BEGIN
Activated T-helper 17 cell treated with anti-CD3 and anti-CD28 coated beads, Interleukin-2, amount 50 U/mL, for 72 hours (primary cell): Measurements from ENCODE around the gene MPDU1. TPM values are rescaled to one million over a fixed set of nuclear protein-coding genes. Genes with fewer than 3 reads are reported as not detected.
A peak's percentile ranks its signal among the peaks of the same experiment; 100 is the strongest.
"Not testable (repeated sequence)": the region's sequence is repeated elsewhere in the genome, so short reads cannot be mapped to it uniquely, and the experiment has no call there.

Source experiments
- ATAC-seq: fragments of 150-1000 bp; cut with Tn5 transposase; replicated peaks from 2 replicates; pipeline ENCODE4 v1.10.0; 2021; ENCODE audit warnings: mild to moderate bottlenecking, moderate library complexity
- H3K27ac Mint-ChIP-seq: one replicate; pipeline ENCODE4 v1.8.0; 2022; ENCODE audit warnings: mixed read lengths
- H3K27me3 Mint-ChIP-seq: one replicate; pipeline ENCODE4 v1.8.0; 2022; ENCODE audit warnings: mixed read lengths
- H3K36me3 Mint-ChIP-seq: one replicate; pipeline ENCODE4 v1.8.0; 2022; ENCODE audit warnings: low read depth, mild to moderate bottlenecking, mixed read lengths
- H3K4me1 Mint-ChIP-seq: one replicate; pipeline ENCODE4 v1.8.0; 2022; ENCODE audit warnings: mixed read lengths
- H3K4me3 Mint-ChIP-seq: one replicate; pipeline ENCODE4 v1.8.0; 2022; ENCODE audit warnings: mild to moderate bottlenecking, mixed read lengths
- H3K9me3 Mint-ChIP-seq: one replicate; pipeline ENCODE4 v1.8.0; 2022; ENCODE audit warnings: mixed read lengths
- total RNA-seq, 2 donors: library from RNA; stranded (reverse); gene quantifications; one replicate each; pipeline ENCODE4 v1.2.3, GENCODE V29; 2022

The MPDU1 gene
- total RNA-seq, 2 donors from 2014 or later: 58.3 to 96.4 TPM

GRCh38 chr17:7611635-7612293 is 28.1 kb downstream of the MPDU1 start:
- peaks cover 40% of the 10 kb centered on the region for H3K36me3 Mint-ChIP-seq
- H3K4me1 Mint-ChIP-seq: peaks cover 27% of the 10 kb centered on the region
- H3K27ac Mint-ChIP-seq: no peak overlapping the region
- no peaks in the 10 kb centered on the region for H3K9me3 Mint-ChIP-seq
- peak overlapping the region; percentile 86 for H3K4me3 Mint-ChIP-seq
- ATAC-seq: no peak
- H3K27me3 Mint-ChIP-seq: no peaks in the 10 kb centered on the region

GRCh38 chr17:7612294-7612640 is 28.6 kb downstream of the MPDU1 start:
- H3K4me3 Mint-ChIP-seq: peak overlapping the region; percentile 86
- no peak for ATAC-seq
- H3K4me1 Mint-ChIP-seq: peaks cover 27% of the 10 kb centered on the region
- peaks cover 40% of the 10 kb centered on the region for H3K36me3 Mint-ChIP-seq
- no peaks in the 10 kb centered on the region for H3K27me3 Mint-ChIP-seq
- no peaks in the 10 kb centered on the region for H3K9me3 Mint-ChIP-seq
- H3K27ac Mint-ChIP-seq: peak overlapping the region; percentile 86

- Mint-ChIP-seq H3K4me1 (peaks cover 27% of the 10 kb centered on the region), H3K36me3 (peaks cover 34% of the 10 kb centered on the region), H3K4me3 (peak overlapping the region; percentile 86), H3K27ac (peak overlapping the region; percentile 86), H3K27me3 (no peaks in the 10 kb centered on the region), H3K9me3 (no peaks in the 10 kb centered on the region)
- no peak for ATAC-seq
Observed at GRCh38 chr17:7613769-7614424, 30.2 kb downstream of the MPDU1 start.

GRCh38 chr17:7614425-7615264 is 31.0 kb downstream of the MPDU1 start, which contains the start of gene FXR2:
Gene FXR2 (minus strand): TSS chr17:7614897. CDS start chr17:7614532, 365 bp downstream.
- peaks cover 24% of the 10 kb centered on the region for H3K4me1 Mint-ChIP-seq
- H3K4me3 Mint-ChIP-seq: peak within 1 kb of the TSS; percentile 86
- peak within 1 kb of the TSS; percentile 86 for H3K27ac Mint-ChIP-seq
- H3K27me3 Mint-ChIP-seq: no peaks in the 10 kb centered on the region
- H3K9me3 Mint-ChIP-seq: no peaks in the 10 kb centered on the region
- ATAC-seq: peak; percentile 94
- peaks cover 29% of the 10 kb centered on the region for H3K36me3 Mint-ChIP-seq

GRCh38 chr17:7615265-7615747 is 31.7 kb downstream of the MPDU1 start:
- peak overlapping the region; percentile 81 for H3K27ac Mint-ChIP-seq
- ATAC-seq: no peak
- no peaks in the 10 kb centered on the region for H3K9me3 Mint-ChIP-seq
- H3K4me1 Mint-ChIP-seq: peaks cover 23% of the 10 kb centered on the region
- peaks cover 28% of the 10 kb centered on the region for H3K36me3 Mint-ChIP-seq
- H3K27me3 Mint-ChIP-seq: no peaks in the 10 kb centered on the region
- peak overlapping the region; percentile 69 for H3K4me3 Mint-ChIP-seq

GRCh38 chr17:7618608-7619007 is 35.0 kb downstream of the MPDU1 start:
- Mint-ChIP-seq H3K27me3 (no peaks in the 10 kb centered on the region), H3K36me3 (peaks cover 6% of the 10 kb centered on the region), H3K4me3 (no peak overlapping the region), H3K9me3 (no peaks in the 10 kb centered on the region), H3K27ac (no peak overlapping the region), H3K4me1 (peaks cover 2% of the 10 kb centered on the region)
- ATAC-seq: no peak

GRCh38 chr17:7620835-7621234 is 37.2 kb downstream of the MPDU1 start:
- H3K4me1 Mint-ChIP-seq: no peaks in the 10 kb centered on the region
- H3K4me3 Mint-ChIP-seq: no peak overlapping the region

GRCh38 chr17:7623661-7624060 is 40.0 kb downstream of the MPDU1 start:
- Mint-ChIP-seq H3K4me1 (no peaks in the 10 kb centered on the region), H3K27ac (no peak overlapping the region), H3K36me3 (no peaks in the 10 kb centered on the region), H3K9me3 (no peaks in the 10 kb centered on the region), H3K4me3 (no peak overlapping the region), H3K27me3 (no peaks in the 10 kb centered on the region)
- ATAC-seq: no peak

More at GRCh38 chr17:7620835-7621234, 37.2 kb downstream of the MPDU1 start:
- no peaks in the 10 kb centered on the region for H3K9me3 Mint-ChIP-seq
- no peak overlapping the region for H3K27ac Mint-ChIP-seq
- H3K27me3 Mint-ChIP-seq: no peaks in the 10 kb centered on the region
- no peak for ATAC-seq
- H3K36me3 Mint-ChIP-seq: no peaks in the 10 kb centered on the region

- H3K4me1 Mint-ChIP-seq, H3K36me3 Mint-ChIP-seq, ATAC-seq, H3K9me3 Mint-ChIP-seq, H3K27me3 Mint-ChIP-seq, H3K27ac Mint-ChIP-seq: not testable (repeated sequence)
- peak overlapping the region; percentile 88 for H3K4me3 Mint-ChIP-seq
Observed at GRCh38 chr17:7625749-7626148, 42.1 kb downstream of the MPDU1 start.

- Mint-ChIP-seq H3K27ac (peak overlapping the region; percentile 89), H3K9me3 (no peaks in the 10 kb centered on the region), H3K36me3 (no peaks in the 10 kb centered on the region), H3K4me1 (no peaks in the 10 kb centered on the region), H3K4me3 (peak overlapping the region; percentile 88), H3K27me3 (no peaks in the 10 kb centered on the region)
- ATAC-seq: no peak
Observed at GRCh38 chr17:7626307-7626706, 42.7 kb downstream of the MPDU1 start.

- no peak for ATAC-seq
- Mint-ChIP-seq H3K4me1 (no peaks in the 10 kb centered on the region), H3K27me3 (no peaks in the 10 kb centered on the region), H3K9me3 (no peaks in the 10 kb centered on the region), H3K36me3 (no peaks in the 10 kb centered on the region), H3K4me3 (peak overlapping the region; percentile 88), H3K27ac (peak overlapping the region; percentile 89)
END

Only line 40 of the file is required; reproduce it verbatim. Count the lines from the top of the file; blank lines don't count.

- H3K9me3 Mint-ChIP-seq: no peaks in the 10 kb centered on the region